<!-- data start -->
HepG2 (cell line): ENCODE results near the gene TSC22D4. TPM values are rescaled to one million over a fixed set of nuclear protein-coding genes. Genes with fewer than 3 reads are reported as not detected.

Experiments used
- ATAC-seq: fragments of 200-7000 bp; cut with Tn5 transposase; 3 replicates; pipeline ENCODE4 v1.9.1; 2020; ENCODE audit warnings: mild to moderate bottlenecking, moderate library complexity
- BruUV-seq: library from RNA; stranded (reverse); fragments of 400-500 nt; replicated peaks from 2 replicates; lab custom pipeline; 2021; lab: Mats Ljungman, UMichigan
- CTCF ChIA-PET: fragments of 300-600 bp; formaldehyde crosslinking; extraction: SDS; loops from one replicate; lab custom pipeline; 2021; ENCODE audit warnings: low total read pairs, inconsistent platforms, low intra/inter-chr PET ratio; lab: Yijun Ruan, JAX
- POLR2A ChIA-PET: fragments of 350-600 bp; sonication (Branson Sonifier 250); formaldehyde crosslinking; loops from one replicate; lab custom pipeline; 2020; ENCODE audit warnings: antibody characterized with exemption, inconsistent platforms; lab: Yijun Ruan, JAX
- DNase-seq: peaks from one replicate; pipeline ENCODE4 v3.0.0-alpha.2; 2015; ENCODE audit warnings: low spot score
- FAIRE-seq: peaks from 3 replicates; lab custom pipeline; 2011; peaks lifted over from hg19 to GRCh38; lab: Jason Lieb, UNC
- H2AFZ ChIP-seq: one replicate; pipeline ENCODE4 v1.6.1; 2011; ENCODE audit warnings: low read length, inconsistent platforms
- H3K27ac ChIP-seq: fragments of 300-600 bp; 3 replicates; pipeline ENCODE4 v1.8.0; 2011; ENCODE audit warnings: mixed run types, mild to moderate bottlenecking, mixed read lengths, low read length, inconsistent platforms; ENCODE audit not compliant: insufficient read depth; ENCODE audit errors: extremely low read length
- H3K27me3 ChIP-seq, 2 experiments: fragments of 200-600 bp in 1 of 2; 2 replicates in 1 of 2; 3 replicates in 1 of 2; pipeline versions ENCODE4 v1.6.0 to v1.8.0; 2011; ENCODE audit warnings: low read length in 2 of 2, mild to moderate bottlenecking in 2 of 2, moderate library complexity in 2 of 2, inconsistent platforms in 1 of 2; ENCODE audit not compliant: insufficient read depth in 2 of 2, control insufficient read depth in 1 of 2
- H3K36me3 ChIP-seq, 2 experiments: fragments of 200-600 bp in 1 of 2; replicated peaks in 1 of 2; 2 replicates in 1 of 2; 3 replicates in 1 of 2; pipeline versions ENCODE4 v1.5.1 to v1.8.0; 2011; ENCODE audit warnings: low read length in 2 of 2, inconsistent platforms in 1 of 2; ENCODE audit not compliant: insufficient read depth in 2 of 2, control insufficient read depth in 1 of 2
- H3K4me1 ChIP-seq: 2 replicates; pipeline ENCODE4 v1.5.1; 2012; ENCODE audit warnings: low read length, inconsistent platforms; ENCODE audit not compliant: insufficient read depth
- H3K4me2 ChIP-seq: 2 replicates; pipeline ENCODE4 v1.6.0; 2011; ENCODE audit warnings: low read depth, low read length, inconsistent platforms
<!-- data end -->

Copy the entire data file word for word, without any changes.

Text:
HepG2 (cell line): ENCODE results near the gene TSC22D4. TPM values are rescaled to one million over a fixed set of nuclear protein-coding genes. Genes with fewer than 3 reads are reported as not detected.

Experiments used
- ATAC-seq: fragments of 200-7000 bp; cut with Tn5 transposase; 3 replicates; pipeline ENCODE4 v1.9.1; 2020; ENCODE audit warnings: mild to moderate bottlenecking, moderate library complexity
- BruUV-seq: library from RNA; stranded (reverse); fragments of 400-500 nt; replicated peaks from 2 replicates; lab custom pipeline; 2021; lab: Mats Ljungman, UMichigan
- CTCF ChIA-PET: fragments of 300-600 bp; formaldehyde crosslinking; extraction: SDS; loops from one replicate; lab custom pipeline; 2021; ENCODE audit warnings: low total read pairs, inconsistent platforms, low intra/inter-chr PET ratio; lab: Yijun Ruan, JAX
- POLR2A ChIA-PET: fragments of 350-600 bp; sonication (Branson Sonifier 250); formaldehyde crosslinking; loops from one replicate; lab custom pipeline; 2020; ENCODE audit warnings: antibody characterized with exemption, inconsistent platforms; lab: Yijun Ruan, JAX
- DNase-seq: peaks from one replicate; pipeline ENCODE4 v3.0.0-alpha.2; 2015; ENCODE audit warnings: low spot score
- FAIRE-seq: peaks from 3 replicates; lab custom pipeline; 2011; peaks lifted over from hg19 to GRCh38; lab: Jason Lieb, UNC
- H2AFZ ChIP-seq: one replicate; pipeline ENCODE4 v1.6.1; 2011; ENCODE audit warnings: low read length, inconsistent platforms
- H3K27ac ChIP-seq: fragments of 300-600 bp; 3 replicates; pipeline ENCODE4 v1.8.0; 2011; ENCODE audit warnings: mixed run types, mild to moderate bottlenecking, mixed read lengths, low read length, inconsistent platforms; ENCODE audit not compliant: insufficient read depth; ENCODE audit errors: extremely low read length
- H3K27me3 ChIP-seq, 2 experiments: fragments of 200-600 bp in 1 of 2; 2 replicates in 1 of 2; 3 replicates in 1 of 2; pipeline versions ENCODE4 v1.6.0 to v1.8.0; 2011; ENCODE audit warnings: low read length in 2 of 2, mild to moderate bottlenecking in 2 of 2, moderate library complexity in 2 of 2, inconsistent platforms in 1 of 2; ENCODE audit not compliant: insufficient read depth in 2 of 2, control insufficient read depth in 1 of 2
- H3K36me3 ChIP-seq, 2 experiments: fragments of 200-600 bp in 1 of 2; replicated peaks in 1 of 2; 2 replicates in 1 of 2; 3 replicates in 1 of 2; pipeline versions ENCODE4 v1.5.1 to v1.8.0; 2011; ENCODE audit warnings: low read length in 2 of 2, inconsistent platforms in 1 of 2; ENCODE audit not compliant: insufficient read depth in 2 of 2, control insufficient read depth in 1 of 2
- H3K4me1 ChIP-seq: 2 replicates; pipeline ENCODE4 v1.5.1; 2012; ENCODE audit warnings: low read length, inconsistent platforms; ENCODE audit not compliant: insufficient read depth
- H3K4me2 ChIP-seq: 2 replicates; pipeline ENCODE4 v1.6.0; 2011; ENCODE audit warnings: low read depth, low read length, inconsistent platforms